Sunday 18 March 2018

Dozens of local quangos axed in revamp to help small firms

Fionnan Sheahan Political Editor

THE Government is scrapping all 35 of the local independent quangos advising businesses in a revamp of supports for small and start-up companies.

Enterprise Ireland is being given a bigger role in helping small businesses, under the Government's jobs plan to be launched today.

The County Enterprise Boards (CEBs) across the country will be abolished and replaced with local offices operating from councils' HQs and run by the State job-creation agency.

However, the staff will not all change as some will be retained. A number of the CEB staff are believed to be retiring or have left already, including nine CEOs, and the rest will transfer to Enterprise Ireland or the council staff.

Merging the 35 boards with the councils is expected to save between €500,000 and €2m a year.

The new Local Enterprise Offices (called LEOs) will serve as one-stop shops helping small businesses

The changeover will also allow for comparisons of what supports are provided to companies in different parts of the country, such as:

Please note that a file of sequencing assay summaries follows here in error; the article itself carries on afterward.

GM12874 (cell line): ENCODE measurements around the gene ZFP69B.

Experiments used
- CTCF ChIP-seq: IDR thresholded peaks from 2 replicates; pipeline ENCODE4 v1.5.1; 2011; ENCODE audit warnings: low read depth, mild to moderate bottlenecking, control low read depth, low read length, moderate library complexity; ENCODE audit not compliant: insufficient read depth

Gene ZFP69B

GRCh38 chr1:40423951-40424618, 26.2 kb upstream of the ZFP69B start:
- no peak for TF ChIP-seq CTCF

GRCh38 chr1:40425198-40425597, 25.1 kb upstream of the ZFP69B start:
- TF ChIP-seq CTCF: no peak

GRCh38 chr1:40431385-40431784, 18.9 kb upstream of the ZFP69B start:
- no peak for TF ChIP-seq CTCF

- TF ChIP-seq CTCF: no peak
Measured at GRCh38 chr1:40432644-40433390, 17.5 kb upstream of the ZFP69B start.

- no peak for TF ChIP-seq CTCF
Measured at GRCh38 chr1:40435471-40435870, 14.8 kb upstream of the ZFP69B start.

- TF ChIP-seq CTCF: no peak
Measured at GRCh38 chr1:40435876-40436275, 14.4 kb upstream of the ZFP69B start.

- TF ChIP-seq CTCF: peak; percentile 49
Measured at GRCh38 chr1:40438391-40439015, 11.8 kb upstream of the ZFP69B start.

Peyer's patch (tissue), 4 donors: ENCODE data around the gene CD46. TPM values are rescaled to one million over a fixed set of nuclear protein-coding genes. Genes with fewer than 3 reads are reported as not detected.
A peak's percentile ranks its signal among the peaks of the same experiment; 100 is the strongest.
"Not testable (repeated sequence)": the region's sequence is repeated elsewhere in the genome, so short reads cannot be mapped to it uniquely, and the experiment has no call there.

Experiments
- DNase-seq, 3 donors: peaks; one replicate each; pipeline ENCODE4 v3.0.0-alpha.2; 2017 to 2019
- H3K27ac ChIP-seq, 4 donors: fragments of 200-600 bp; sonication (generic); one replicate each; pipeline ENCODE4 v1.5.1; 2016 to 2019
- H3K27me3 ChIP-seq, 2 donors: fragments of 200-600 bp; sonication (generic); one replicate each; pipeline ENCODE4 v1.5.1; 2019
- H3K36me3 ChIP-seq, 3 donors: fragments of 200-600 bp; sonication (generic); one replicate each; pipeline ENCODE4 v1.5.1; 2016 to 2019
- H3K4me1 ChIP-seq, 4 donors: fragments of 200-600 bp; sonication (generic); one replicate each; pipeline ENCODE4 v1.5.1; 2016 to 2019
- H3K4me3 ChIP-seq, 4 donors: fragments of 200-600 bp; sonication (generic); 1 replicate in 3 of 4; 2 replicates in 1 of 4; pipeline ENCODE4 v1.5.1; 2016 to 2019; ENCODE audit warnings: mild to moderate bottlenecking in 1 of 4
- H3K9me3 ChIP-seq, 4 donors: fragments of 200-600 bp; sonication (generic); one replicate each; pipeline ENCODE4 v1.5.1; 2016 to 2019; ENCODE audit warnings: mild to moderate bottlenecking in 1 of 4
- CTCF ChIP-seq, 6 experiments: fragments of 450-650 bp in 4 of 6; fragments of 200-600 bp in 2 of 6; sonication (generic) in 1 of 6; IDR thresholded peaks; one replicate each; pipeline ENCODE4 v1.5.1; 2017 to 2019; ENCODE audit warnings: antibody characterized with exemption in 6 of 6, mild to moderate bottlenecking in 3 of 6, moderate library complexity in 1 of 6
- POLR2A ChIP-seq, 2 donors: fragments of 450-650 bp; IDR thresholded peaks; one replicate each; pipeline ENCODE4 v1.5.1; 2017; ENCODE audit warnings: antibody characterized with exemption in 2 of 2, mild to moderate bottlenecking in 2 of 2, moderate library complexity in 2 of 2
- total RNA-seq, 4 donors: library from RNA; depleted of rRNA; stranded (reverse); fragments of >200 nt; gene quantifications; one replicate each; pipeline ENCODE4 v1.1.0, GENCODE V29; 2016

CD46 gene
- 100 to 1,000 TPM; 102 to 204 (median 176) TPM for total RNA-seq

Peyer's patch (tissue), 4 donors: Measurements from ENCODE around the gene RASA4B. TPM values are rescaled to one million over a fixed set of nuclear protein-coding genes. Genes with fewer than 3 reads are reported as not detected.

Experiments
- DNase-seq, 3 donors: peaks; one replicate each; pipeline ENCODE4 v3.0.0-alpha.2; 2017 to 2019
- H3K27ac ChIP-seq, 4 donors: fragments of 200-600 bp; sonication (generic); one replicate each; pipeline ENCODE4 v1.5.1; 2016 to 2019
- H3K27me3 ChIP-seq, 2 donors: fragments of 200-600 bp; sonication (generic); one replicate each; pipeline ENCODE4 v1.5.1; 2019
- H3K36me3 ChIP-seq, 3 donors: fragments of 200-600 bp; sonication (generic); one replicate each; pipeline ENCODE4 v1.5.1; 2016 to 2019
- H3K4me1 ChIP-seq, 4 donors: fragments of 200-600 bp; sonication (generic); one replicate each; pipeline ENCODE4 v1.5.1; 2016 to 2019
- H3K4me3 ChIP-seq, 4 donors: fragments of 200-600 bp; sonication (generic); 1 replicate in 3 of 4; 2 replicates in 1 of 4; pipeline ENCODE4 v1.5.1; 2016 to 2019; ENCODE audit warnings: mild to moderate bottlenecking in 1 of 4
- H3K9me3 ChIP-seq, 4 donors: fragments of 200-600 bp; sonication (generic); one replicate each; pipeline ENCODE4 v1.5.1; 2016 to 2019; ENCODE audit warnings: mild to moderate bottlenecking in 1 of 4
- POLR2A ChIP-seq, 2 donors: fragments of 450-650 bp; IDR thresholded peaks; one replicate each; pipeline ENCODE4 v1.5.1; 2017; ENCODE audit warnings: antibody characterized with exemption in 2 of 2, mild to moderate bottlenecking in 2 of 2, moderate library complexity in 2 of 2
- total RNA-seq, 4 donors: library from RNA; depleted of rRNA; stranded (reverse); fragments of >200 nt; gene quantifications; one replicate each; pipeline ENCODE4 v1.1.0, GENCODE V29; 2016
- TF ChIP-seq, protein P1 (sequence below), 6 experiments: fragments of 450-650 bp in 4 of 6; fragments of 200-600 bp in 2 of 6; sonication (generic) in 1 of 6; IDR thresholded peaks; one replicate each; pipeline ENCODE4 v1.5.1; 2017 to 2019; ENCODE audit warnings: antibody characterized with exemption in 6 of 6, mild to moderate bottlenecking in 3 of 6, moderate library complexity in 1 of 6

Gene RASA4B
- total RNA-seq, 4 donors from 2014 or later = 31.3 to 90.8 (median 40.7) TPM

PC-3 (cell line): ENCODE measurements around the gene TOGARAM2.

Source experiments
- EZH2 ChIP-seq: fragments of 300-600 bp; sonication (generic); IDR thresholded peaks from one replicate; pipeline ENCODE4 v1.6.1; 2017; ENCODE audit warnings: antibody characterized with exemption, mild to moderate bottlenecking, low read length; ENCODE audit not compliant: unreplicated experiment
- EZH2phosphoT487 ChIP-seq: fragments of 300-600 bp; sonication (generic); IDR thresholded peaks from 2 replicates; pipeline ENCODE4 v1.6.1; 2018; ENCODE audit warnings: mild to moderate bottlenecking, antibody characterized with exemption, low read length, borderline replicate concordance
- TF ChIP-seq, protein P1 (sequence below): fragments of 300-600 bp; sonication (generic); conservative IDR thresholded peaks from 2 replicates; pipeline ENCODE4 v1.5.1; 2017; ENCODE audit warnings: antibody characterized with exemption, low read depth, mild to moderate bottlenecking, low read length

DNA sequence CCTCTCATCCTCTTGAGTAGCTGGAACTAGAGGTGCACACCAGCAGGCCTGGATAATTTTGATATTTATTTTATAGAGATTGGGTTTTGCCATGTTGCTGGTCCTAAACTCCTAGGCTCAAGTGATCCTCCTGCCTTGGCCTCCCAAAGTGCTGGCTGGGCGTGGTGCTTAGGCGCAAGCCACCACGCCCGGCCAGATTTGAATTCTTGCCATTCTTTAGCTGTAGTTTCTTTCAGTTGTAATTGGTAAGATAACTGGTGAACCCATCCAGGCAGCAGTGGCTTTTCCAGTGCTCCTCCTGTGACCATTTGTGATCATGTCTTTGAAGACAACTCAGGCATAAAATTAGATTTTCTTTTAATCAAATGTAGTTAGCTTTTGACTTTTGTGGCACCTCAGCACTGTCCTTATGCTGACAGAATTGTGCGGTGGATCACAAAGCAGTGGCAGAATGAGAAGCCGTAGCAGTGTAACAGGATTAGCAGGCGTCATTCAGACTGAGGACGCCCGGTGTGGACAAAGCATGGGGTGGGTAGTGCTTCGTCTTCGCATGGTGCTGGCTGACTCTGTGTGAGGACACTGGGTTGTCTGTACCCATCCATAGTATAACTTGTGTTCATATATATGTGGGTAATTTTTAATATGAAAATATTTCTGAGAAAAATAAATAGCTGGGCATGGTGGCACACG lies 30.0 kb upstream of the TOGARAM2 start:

• Rates and other costs for businesses.

• Speed of planning decisions.

• Incentives for starting up a firm.

The move is aimed at making councils realise the impact of their policies on local businesses.

The growing role for Enterprise Ireland is expected to be welcomed by the business community as the agency's work is highly regarded.

At the moment Enterprise Ireland does not deal with small businesses. But the agency is going to be restructured to focus on small businesses and set up a specific section for potential exporters.

CEBs had operated independently with little supervision and accountability on a national level. Giving Enterprise Ireland greater involvement will make it easier for national plans to be implemented.

At the moment, there are 35 City and County Enterprise Boards -- one per county, plus three more in Dublin and Cork and an additional one in Limerick, Tipperary and Waterford.

The boards are run by about 130 staff and nine are currently operating without CEOs due to the moratorium on appointments, and retirements from the system.


The €27m in funding to the CEBs will now be given to Enterprise Ireland to pay for the LEOs.

Today's plan will also provide more detail on the Government's plans for providing access to finance for small businesses. The Government will set out the details of a €100m fund for small businesses.

Jobs Minister Richard Bruton, Taoiseach Enda Kenny and Tanaiste Eamon Gilmore will launch the Action Plan for Jobs 2012 this lunchtime.

The 130-page document will set out a range of 200 measures to be implemented by every government department to help create jobs.

The proposals will aim to make the economy more competitive, develop market places, improve the regulatory system, reduce red tape for businesses and provide assistance in funding and mentoring for start-up companies.

The plan will contain specific points to target job creation in sectors such as life sciences, medical devices and digital gaming sectors.

Irish Independent

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